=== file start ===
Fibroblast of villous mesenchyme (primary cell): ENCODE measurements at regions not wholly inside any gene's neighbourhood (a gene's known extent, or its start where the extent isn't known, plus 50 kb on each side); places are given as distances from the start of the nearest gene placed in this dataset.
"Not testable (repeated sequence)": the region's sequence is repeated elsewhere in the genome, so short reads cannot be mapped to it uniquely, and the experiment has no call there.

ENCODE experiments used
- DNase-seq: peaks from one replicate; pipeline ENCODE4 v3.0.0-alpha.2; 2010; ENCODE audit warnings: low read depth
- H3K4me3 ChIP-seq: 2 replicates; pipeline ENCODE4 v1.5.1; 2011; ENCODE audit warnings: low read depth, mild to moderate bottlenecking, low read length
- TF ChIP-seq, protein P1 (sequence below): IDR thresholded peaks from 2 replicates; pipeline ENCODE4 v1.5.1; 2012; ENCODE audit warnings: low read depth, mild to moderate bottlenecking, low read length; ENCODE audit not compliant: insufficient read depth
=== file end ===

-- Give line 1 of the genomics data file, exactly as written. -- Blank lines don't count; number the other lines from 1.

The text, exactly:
Fibroblast of villous mesenchyme (primary cell): ENCODE measurements at regions not wholly inside any gene's neighbourhood (a gene's known extent, or its start where the extent isn't known, plus 50 kb on each side); places are given as distances from the start of the nearest gene placed in this dataset.